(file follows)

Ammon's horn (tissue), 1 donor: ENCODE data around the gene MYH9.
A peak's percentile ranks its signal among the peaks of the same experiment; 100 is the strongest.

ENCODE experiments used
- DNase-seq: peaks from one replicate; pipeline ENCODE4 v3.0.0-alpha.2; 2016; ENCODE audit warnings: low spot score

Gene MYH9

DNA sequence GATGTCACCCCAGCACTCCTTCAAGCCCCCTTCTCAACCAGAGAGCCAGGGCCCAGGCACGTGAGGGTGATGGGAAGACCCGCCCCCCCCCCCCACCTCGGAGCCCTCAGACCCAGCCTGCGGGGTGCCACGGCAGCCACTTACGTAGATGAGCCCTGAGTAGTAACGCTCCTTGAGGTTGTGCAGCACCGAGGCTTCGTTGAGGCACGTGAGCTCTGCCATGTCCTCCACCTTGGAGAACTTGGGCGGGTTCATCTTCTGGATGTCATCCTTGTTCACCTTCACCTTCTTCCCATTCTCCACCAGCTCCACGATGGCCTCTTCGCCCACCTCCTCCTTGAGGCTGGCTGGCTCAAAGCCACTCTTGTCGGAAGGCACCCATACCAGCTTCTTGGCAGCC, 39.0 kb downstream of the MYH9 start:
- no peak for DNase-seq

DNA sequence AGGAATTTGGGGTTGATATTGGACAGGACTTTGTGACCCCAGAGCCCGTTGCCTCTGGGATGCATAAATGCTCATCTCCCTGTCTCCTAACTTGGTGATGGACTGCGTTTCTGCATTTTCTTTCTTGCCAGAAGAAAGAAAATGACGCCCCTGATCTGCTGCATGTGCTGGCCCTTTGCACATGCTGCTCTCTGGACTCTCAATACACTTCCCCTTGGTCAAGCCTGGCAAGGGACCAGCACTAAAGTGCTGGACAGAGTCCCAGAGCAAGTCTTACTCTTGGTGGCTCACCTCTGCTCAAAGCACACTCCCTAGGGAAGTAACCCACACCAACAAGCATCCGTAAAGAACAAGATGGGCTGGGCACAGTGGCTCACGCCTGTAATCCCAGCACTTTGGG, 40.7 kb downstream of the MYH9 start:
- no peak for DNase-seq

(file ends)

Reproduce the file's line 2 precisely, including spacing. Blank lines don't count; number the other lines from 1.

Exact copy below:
A peak's percentile ranks its signal among the peaks of the same experiment; 100 is the strongest.